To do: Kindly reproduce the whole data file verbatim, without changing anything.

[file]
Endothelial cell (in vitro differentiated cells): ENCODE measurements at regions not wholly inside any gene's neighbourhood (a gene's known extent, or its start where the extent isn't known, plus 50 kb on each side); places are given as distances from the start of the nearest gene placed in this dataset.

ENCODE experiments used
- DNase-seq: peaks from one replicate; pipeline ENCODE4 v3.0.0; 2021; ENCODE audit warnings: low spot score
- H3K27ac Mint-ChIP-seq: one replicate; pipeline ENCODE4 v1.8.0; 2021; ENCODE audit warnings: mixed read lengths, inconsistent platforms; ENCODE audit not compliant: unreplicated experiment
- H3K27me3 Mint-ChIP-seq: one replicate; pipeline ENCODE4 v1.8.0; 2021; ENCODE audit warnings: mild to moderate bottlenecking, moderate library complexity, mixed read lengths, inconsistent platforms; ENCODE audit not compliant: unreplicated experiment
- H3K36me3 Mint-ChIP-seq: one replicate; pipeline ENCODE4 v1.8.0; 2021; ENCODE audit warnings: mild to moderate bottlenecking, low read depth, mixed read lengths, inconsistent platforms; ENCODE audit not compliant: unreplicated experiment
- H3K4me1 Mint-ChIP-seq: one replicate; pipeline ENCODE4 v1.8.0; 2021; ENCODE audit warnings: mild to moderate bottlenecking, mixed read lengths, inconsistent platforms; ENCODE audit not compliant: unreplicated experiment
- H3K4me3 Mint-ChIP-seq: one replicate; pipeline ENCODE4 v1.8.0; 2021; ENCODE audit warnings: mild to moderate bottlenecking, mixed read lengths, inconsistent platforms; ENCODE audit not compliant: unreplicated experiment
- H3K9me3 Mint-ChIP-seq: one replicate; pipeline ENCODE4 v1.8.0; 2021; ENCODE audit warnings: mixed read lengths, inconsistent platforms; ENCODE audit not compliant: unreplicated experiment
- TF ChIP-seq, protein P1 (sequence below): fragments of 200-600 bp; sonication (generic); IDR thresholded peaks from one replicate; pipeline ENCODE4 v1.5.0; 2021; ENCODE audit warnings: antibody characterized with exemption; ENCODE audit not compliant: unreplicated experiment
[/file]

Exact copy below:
Endothelial cell (in vitro differentiated cells): ENCODE measurements at regions not wholly inside any gene's neighbourhood (a gene's known extent, or its start where the extent isn't known, plus 50 kb on each side); places are given as distances from the start of the nearest gene placed in this dataset.

ENCODE experiments used
- DNase-seq: peaks from one replicate; pipeline ENCODE4 v3.0.0; 2021; ENCODE audit warnings: low spot score
- H3K27ac Mint-ChIP-seq: one replicate; pipeline ENCODE4 v1.8.0; 2021; ENCODE audit warnings: mixed read lengths, inconsistent platforms; ENCODE audit not compliant: unreplicated experiment
- H3K27me3 Mint-ChIP-seq: one replicate; pipeline ENCODE4 v1.8.0; 2021; ENCODE audit warnings: mild to moderate bottlenecking, moderate library complexity, mixed read lengths, inconsistent platforms; ENCODE audit not compliant: unreplicated experiment
- H3K36me3 Mint-ChIP-seq: one replicate; pipeline ENCODE4 v1.8.0; 2021; ENCODE audit warnings: mild to moderate bottlenecking, low read depth, mixed read lengths, inconsistent platforms; ENCODE audit not compliant: unreplicated experiment
- H3K4me1 Mint-ChIP-seq: one replicate; pipeline ENCODE4 v1.8.0; 2021; ENCODE audit warnings: mild to moderate bottlenecking, mixed read lengths, inconsistent platforms; ENCODE audit not compliant: unreplicated experiment
- H3K4me3 Mint-ChIP-seq: one replicate; pipeline ENCODE4 v1.8.0; 2021; ENCODE audit warnings: mild to moderate bottlenecking, mixed read lengths, inconsistent platforms; ENCODE audit not compliant: unreplicated experiment
- H3K9me3 Mint-ChIP-seq: one replicate; pipeline ENCODE4 v1.8.0; 2021; ENCODE audit warnings: mixed read lengths, inconsistent platforms; ENCODE audit not compliant: unreplicated experiment
- TF ChIP-seq, protein P1 (sequence below): fragments of 200-600 bp; sonication (generic); IDR thresholded peaks from one replicate; pipeline ENCODE4 v1.5.0; 2021; ENCODE audit warnings: antibody characterized with exemption; ENCODE audit not compliant: unreplicated experiment